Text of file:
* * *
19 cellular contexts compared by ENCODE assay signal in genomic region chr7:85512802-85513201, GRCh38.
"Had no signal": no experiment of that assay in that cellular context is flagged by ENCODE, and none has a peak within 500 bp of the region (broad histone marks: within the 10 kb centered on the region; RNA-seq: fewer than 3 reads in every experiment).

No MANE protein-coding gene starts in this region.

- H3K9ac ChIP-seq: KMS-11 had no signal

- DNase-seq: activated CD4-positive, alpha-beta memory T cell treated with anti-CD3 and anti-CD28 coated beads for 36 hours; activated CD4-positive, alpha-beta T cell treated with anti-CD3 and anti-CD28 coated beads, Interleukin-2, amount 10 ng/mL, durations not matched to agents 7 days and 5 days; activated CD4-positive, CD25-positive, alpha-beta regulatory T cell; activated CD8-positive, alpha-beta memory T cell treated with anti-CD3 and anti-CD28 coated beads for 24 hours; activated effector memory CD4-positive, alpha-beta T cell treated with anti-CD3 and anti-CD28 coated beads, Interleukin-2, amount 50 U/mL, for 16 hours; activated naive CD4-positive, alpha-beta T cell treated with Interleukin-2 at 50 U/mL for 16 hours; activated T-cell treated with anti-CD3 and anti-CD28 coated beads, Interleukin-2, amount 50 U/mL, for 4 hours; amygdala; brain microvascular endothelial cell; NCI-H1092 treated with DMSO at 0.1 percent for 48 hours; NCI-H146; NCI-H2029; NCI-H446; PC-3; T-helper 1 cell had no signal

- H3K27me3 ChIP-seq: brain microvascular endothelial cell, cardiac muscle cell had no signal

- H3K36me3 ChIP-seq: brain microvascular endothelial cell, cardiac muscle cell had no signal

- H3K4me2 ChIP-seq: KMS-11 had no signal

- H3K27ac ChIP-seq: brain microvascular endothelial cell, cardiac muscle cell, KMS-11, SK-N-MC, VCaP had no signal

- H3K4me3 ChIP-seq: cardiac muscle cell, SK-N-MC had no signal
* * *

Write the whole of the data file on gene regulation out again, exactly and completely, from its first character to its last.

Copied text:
19 cellular contexts compared by ENCODE assay signal in genomic region chr7:85512802-85513201, GRCh38.
"Had no signal": no experiment of that assay in that cellular context is flagged by ENCODE, and none has a peak within 500 bp of the region (broad histone marks: within the 10 kb centered on the region; RNA-seq: fewer than 3 reads in every experiment).

No MANE protein-coding gene starts in this region.

- H3K9ac ChIP-seq: KMS-11 had no signal

- DNase-seq: activated CD4-positive, alpha-beta memory T cell treated with anti-CD3 and anti-CD28 coated beads for 36 hours; activated CD4-positive, alpha-beta T cell treated with anti-CD3 and anti-CD28 coated beads, Interleukin-2, amount 10 ng/mL, durations not matched to agents 7 days and 5 days; activated CD4-positive, CD25-positive, alpha-beta regulatory T cell; activated CD8-positive, alpha-beta memory T cell treated with anti-CD3 and anti-CD28 coated beads for 24 hours; activated effector memory CD4-positive, alpha-beta T cell treated with anti-CD3 and anti-CD28 coated beads, Interleukin-2, amount 50 U/mL, for 16 hours; activated naive CD4-positive, alpha-beta T cell treated with Interleukin-2 at 50 U/mL for 16 hours; activated T-cell treated with anti-CD3 and anti-CD28 coated beads, Interleukin-2, amount 50 U/mL, for 4 hours; amygdala; brain microvascular endothelial cell; NCI-H1092 treated with DMSO at 0.1 percent for 48 hours; NCI-H146; NCI-H2029; NCI-H446; PC-3; T-helper 1 cell had no signal

- H3K27me3 ChIP-seq: brain microvascular endothelial cell, cardiac muscle cell had no signal

- H3K36me3 ChIP-seq: brain microvascular endothelial cell, cardiac muscle cell had no signal

- H3K4me2 ChIP-seq: KMS-11 had no signal

- H3K27ac ChIP-seq: brain microvascular endothelial cell, cardiac muscle cell, KMS-11, SK-N-MC, VCaP had no signal

- H3K4me3 ChIP-seq: cardiac muscle cell, SK-N-MC had no signal